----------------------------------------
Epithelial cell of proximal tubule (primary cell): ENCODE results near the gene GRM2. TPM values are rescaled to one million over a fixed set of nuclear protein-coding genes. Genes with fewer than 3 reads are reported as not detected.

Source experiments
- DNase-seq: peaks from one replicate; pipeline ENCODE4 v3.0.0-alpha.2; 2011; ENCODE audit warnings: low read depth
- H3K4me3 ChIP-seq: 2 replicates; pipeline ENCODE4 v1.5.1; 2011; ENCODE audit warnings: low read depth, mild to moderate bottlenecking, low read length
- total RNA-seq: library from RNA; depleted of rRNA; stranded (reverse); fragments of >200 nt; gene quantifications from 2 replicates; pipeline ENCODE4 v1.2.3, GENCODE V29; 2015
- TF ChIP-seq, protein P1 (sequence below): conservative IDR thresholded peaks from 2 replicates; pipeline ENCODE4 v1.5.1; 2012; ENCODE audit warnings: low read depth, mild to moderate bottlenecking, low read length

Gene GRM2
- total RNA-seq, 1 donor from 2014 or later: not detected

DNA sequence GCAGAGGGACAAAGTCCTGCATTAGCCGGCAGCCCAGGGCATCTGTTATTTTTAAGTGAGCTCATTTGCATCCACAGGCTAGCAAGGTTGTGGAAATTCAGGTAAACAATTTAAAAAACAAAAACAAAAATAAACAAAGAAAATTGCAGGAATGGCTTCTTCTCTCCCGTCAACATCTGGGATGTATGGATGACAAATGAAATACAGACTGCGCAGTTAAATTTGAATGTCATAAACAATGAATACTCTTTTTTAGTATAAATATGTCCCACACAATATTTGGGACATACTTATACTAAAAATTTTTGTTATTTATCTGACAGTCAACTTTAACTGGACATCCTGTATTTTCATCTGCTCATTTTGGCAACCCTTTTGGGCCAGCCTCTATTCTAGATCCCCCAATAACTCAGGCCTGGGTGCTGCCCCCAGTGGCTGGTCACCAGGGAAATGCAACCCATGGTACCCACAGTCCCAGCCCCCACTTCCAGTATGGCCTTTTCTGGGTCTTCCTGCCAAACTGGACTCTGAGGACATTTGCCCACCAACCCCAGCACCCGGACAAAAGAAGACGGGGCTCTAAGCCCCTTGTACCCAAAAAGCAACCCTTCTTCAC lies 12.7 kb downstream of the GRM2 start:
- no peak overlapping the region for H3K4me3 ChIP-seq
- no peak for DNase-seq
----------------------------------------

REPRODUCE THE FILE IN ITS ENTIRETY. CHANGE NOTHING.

Epithelial cell of proximal tubule (primary cell): ENCODE results near the gene GRM2. TPM values are rescaled to one million over a fixed set of nuclear protein-coding genes. Genes with fewer than 3 reads are reported as not detected.

Source experiments
- DNase-seq: peaks from one replicate; pipeline ENCODE4 v3.0.0-alpha.2; 2011; ENCODE audit warnings: low read depth
- H3K4me3 ChIP-seq: 2 replicates; pipeline ENCODE4 v1.5.1; 2011; ENCODE audit warnings: low read depth, mild to moderate bottlenecking, low read length
- total RNA-seq: library from RNA; depleted of rRNA; stranded (reverse); fragments of >200 nt; gene quantifications from 2 replicates; pipeline ENCODE4 v1.2.3, GENCODE V29; 2015
- TF ChIP-seq, protein P1 (sequence below): conservative IDR thresholded peaks from 2 replicates; pipeline ENCODE4 v1.5.1; 2012; ENCODE audit warnings: low read depth, mild to moderate bottlenecking, low read length

Gene GRM2
- total RNA-seq, 1 donor from 2014 or later: not detected

DNA sequence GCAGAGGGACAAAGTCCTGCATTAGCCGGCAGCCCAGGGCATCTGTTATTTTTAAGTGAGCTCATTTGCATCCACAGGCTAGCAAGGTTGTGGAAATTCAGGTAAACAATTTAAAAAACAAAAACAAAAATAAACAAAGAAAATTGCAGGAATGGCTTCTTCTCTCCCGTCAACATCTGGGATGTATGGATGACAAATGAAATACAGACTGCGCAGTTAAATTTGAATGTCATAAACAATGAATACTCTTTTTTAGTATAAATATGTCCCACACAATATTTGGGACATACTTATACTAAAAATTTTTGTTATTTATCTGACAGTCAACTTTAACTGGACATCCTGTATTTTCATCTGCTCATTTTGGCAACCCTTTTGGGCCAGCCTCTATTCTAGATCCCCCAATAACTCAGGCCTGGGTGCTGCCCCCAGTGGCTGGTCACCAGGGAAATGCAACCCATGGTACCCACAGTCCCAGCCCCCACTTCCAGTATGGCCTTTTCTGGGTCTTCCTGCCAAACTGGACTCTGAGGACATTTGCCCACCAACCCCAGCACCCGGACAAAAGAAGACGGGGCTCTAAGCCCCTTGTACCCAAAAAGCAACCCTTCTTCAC lies 12.7 kb downstream of the GRM2 start:
- no peak overlapping the region for H3K4me3 ChIP-seq
- no peak for DNase-seq